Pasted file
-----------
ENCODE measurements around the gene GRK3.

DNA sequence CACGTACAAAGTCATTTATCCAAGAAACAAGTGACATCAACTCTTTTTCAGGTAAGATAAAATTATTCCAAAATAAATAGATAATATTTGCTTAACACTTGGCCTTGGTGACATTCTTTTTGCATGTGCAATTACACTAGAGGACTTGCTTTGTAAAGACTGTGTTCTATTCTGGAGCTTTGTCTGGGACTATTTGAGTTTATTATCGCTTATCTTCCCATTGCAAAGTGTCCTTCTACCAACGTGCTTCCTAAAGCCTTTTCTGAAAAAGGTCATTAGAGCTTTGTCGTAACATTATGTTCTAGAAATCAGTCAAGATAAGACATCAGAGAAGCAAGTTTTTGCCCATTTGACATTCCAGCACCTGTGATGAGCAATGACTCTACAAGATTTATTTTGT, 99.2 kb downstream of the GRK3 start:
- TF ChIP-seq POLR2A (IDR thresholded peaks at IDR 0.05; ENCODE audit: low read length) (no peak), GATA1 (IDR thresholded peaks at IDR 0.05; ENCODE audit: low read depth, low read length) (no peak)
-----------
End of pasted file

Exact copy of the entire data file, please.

ENCODE measurements around the gene GRK3.

DNA sequence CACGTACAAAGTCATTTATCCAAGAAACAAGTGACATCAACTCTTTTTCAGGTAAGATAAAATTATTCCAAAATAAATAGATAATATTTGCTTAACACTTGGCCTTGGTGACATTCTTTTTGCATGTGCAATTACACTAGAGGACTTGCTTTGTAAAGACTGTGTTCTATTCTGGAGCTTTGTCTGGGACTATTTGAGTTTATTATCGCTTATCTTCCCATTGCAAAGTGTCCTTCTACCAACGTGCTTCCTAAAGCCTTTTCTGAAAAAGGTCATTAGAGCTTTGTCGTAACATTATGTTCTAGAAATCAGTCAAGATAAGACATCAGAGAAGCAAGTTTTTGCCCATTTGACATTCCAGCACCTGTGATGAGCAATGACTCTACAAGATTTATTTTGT, 99.2 kb downstream of the GRK3 start:
- TF ChIP-seq POLR2A (IDR thresholded peaks at IDR 0.05; ENCODE audit: low read length) (no peak), GATA1 (IDR thresholded peaks at IDR 0.05; ENCODE audit: low read depth, low read length) (no peak)